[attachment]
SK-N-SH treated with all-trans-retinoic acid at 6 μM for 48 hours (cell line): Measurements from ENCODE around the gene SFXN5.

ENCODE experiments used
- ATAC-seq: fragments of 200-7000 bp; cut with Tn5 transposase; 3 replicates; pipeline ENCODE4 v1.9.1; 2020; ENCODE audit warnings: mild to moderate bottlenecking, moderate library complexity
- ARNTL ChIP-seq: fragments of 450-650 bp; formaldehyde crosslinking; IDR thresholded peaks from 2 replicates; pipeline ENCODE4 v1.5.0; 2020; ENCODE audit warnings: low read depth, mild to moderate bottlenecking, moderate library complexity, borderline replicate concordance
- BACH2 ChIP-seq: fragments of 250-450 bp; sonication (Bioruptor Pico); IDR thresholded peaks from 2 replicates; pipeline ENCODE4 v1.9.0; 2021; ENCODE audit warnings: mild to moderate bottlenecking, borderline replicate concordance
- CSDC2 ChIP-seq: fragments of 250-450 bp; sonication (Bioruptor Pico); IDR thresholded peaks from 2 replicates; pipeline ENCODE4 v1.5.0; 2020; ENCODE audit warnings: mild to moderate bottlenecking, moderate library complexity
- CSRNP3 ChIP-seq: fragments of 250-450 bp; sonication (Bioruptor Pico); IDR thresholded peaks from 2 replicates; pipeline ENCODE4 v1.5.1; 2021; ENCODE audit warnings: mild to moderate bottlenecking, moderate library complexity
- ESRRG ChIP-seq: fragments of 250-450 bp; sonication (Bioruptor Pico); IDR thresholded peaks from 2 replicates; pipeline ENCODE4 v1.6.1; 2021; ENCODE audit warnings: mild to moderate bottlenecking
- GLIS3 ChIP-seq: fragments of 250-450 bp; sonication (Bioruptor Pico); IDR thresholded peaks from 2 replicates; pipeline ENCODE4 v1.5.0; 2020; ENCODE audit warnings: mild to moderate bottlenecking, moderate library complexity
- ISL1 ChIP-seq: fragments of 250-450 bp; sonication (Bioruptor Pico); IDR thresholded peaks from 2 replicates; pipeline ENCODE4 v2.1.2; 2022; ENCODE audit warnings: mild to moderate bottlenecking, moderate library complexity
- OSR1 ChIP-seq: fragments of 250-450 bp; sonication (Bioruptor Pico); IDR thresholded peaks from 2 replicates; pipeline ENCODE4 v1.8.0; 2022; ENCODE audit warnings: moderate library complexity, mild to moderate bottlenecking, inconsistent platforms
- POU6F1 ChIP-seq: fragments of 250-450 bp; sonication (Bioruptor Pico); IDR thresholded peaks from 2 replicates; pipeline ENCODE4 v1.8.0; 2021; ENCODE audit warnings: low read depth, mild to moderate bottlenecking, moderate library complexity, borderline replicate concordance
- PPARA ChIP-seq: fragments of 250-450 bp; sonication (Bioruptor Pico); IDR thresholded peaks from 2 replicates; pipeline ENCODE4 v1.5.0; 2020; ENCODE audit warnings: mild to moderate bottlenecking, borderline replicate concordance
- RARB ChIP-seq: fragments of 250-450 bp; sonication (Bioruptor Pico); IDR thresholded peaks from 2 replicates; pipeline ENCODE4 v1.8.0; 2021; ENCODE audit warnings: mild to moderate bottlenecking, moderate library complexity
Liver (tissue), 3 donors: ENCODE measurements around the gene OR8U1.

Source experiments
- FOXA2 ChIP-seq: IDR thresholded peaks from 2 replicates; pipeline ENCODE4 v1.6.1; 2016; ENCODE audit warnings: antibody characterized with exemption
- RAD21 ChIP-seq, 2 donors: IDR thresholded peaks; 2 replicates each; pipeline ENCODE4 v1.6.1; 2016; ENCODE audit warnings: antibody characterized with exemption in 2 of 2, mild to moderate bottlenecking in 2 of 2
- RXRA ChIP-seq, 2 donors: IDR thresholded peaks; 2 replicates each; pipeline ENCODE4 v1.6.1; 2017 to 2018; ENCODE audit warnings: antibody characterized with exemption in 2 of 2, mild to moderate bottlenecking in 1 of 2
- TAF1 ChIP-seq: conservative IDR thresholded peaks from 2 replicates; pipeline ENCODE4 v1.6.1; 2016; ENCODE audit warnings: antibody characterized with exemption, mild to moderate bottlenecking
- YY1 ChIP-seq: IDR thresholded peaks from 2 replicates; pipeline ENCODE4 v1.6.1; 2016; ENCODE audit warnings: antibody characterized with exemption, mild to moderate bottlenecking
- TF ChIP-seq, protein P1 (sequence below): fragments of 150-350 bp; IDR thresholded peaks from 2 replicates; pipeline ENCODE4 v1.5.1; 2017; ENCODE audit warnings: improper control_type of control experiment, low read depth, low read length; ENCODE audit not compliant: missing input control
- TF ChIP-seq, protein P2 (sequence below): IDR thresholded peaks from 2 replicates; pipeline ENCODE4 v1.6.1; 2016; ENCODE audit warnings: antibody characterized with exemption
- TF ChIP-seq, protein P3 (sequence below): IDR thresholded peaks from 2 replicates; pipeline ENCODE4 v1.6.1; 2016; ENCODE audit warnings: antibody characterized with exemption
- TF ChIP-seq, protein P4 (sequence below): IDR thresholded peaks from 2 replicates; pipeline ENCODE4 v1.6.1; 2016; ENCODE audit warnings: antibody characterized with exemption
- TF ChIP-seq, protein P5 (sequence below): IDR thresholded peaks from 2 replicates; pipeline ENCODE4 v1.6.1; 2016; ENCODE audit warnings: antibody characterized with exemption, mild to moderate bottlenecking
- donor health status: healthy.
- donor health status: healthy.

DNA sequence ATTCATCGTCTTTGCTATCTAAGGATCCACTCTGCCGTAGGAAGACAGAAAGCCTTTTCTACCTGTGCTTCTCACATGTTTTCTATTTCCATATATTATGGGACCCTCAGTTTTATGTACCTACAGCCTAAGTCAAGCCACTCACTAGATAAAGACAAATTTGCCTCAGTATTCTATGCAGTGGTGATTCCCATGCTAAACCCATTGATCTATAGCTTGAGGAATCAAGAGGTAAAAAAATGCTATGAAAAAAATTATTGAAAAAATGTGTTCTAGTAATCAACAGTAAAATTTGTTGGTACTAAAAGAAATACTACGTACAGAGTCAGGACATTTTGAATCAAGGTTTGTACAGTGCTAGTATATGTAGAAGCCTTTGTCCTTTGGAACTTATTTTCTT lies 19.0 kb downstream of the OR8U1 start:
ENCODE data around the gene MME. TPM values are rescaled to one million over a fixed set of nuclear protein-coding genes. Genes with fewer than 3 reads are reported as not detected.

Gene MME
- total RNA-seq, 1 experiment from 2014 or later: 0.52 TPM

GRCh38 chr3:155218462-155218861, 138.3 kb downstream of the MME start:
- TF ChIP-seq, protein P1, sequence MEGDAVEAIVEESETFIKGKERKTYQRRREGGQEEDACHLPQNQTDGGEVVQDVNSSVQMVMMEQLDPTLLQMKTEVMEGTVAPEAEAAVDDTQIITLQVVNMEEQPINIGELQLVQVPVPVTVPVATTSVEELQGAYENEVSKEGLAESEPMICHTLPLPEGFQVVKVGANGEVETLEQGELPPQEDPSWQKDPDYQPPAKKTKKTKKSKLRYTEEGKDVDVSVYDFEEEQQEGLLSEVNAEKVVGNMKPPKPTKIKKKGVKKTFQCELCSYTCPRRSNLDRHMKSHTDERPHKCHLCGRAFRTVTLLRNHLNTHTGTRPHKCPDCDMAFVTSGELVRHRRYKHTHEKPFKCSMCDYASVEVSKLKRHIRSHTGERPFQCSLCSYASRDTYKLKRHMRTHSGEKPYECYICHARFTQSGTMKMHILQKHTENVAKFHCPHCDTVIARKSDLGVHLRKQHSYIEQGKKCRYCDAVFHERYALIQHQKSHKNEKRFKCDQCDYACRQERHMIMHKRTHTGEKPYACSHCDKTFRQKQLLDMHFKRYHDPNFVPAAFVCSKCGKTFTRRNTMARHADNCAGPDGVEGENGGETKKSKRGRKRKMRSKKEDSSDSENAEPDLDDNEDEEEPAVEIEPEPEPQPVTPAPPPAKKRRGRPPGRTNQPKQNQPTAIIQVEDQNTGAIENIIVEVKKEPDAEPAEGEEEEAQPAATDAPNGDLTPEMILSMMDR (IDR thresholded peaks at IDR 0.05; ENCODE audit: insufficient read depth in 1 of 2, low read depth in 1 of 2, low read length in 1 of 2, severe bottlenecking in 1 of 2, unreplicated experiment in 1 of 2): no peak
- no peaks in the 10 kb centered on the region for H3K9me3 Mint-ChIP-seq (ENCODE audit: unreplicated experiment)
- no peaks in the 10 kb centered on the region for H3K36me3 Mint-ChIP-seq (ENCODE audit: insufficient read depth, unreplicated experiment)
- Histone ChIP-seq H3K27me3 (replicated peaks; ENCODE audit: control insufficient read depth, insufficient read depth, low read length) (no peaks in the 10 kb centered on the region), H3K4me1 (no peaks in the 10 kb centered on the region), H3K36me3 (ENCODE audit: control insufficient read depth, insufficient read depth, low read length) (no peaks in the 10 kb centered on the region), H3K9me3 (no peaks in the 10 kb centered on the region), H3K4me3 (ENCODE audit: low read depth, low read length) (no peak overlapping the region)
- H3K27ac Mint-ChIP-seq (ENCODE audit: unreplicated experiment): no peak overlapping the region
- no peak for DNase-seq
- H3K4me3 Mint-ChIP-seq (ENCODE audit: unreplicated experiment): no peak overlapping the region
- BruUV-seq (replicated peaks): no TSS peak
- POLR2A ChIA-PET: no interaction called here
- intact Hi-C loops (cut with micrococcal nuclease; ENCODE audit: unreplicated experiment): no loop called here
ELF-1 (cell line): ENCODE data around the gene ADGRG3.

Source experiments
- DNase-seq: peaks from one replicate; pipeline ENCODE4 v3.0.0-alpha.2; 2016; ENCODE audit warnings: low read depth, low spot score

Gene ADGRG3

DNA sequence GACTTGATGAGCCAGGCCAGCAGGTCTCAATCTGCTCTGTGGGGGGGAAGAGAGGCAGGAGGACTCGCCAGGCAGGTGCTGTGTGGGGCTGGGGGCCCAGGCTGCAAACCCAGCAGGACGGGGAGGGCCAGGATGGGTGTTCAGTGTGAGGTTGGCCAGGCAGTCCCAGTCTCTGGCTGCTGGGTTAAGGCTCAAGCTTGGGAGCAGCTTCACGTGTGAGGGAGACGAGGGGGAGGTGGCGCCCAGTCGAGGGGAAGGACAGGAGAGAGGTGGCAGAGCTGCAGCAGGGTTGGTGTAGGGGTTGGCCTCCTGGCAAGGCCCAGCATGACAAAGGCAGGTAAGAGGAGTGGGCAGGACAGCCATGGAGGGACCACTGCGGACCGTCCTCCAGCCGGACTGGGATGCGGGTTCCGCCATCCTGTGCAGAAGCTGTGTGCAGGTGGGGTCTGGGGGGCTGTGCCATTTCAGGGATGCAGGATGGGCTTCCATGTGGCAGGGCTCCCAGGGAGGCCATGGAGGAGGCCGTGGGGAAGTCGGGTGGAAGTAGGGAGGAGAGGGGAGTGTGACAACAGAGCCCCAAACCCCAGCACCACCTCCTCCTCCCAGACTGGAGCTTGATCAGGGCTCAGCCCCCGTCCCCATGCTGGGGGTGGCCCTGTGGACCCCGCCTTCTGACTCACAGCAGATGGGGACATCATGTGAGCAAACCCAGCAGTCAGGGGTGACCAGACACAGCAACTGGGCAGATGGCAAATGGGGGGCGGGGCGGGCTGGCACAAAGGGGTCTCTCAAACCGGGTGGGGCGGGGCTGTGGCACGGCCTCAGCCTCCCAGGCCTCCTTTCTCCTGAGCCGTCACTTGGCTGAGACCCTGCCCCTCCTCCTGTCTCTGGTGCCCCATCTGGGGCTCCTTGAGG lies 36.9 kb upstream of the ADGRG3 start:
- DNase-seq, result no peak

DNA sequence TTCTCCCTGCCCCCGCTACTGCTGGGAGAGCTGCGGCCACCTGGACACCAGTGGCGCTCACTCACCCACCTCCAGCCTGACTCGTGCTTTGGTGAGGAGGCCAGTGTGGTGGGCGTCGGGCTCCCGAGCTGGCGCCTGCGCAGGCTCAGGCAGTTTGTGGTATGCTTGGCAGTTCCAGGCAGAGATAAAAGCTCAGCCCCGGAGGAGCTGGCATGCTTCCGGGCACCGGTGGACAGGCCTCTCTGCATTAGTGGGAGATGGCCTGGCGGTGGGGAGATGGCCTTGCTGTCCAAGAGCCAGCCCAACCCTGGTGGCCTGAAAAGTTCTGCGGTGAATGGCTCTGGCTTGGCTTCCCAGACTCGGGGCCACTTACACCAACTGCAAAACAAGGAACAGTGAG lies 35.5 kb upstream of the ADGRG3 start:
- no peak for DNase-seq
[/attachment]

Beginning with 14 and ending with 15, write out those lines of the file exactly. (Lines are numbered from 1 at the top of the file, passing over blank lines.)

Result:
- RARB ChIP-seq: fragments of 250-450 bp; sonication (Bioruptor Pico); IDR thresholded peaks from 2 replicates; pipeline ENCODE4 v1.8.0; 2021; ENCODE audit warnings: mild to moderate bottlenecking, moderate library complexity
Liver (tissue), 3 donors: ENCODE measurements around the gene OR8U1.